The Washington Post's Bob Woodward, based on a series of dubious factual errors, is now offering a flawed comparison between the Watergate scandal and the Obama administration's response to the September terror attack in Benghazi, Libya.
There's no small irony to Woodward injecting himself into what has become a scandal driven by deceptively edited emails passed off to reporters, given the recent attention he received after using a similar method to support his ridiculous accusation that a White House aide threatened him.
In his latest attempt to jump into the debate on the side of the right wing, Woodward demonstrates a striking lack of familiarity with the basic facts of what happened.
Here's what Woodward said during his May 17 appearance on MSNBC's Morning Joe, and what's wrong with those statements.
WOODWARD: You were talking earlier about kind of dismissing the Benghazi issue as one that's just political and the president recently said it's a sideshow. But if you read through all these e-mails, you see that everyone in the government is saying, "Oh, let's not tell the public that terrorists were involved, people connected to al Qaeda. Let's not tell the public that there were warnings."
If Woodward actually did read through all the recently-released emails from intelligence officials and other administration aides discussing the assembly of the much-ballyhooed talking points used in the wake of the attacks, he seems to have missed a few things. Administration officials suggested removing references to the al Qaeda ties of attackers because they were worried about tainting the investigation of the perpetrators, as David Petraeus, who was CIA director at the time of the attacks, later testified. Meanwhile, CIA Deputy Director Mike Morell reportedly advocated for removing references to general CIA warnings about potential attacks -- there had been no specific threat warning for that day. As CBS News pointed out on May 16, the CIA signed off on all changes, and there is "no evidence" that the White House "orchestrated" the changes.
WOODWARD: I hate to show, that this is one of the documents with the editing that one of the people in the State Department said, 'Oh, let's not let these things out.'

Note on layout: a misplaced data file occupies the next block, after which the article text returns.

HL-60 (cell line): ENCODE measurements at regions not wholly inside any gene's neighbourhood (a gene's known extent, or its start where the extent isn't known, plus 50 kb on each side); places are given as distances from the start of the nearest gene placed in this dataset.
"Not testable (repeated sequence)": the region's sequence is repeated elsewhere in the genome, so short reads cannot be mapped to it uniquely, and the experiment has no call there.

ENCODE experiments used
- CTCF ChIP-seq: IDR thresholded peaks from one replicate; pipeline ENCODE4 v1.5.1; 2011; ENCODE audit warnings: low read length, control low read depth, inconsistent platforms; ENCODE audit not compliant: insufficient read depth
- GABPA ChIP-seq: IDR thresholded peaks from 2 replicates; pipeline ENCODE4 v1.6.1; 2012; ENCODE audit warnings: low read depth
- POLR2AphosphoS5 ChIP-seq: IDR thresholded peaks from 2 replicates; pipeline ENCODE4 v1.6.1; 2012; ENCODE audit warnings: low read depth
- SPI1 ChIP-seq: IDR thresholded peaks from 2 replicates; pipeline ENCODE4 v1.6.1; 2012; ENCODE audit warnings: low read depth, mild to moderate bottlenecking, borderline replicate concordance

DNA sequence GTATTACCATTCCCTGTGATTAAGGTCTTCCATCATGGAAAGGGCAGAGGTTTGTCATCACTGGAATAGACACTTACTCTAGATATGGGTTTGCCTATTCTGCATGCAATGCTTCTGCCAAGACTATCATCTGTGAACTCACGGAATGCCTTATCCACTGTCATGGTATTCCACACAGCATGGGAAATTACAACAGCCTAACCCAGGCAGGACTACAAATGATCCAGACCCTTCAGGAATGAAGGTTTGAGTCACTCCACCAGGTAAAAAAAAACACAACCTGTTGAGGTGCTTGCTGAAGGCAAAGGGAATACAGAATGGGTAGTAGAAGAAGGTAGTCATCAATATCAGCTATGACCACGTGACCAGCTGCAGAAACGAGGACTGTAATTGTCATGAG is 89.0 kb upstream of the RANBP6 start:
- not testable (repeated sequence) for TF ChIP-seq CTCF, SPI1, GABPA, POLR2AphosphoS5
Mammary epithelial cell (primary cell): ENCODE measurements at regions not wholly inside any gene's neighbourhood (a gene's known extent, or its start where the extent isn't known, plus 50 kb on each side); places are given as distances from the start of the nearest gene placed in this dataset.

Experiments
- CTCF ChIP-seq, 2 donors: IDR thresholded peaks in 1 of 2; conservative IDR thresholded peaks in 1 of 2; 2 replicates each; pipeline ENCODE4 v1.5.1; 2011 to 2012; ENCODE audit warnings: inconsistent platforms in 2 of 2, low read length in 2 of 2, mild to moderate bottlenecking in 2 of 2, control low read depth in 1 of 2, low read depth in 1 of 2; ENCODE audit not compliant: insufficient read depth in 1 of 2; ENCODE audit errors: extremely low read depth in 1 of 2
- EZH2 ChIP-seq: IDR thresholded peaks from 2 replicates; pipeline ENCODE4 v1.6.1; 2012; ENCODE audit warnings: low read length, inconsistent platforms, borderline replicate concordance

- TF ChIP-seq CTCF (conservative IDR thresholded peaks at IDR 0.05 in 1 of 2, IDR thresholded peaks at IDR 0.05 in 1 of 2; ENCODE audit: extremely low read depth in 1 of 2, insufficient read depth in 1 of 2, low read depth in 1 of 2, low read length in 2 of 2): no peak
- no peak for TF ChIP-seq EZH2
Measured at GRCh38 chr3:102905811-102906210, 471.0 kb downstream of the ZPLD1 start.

Woodward appears to be holding this document, in which hand-written edits were made removing several paragraphs of the talking points during the "deputies meeting" of the National Security Council. But that editing was reportedly performed by the CIA's Morell, not anyone from the State Department. Morell reportedly approved the document for distribution.
And I have to go back 40 years to Watergate when Nixon put out his edited transcripts to the conversations, and he personally went through them and said, "Oh, let's not tell this, let's not show this."
There are three obvious flaws in Woodward's comparison:
- The transcripts he's talking about were of Oval Office meetings on Watergate and were given to Congress in response to their subpoena of tapes of those meetings. That's simply nothing like edits made to a set of talking points to be used in media appearances.
- The edits he's talking about were made by Nixon himself. Nothing remotely resembling evidence of Obama's involvement in the Benghazi talking points has been revealed.
- The edits removed evidence of Nixon's possibly criminal behavior. No one has alleged that any crime was committed by the administration with regard to Benghazi.
WOODWARD: I would not dismiss Benghazi. It's a very serious issue. As people keep saying, four people were killed.
No one doubts that Benghazi is serious, precisely because it involved the tragic deaths of Americans. It's the trumped-up claims of administration malfeasance that are clearly a "sideshow."
WOODWARD: You look at the hydraulic pressure that was in the system to not tell the truth, and, you know, we use this term and the government uses this term, talking points. Talking points, as we know, are like legal briefs. They're an argument on one side. What we need to do is get rid of talking points and they need to put out statements or papers that are truth documents. Okay, this is all we know.
Again, the edits made to the talking points came in order to protect the FBI's investigation of the perpetrators of the attack. It's simply foolhardy to think that the administration is going to give out information that jeopardizes their ability to capture people who killed Americans. That's a legitimate reason not to give out "all we know."